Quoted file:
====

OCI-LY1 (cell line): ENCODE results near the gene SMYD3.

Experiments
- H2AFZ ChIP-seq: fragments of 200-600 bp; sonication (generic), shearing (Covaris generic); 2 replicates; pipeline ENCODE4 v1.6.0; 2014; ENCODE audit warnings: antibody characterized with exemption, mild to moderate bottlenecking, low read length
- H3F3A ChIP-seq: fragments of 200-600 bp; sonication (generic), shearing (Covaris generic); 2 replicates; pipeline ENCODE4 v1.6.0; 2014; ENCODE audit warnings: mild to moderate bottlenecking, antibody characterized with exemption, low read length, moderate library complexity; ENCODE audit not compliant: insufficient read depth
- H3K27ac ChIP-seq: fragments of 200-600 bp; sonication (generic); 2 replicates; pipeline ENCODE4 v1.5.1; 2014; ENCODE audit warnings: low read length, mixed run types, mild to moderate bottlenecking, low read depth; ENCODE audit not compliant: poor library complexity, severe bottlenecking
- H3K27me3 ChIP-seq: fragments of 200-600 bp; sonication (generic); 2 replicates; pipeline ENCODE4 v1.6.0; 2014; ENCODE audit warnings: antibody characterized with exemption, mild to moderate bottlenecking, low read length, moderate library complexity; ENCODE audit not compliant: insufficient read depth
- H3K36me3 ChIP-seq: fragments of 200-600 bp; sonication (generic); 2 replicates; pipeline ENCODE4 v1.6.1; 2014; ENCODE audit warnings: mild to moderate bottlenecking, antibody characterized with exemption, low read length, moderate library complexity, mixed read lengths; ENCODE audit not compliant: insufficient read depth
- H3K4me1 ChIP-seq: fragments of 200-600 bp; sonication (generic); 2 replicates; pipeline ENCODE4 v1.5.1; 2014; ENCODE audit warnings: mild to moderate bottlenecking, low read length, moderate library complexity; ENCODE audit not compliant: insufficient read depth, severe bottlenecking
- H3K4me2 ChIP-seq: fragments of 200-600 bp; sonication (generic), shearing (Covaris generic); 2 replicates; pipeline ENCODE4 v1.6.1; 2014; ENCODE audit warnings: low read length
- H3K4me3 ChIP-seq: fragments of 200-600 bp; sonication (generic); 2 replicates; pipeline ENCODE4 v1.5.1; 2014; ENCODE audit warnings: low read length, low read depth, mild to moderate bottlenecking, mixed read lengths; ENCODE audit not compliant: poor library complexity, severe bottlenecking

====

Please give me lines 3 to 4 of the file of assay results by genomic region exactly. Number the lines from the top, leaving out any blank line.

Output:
- H2AFZ ChIP-seq: fragments of 200-600 bp; sonication (generic), shearing (Covaris generic); 2 replicates; pipeline ENCODE4 v1.6.0; 2014; ENCODE audit warnings: antibody characterized with exemption, mild to moderate bottlenecking, low read length
- H3F3A ChIP-seq: fragments of 200-600 bp; sonication (generic), shearing (Covaris generic); 2 replicates; pipeline ENCODE4 v1.6.0; 2014; ENCODE audit warnings: mild to moderate bottlenecking, antibody characterized with exemption, low read length, moderate library complexity; ENCODE audit not compliant: insufficient read depth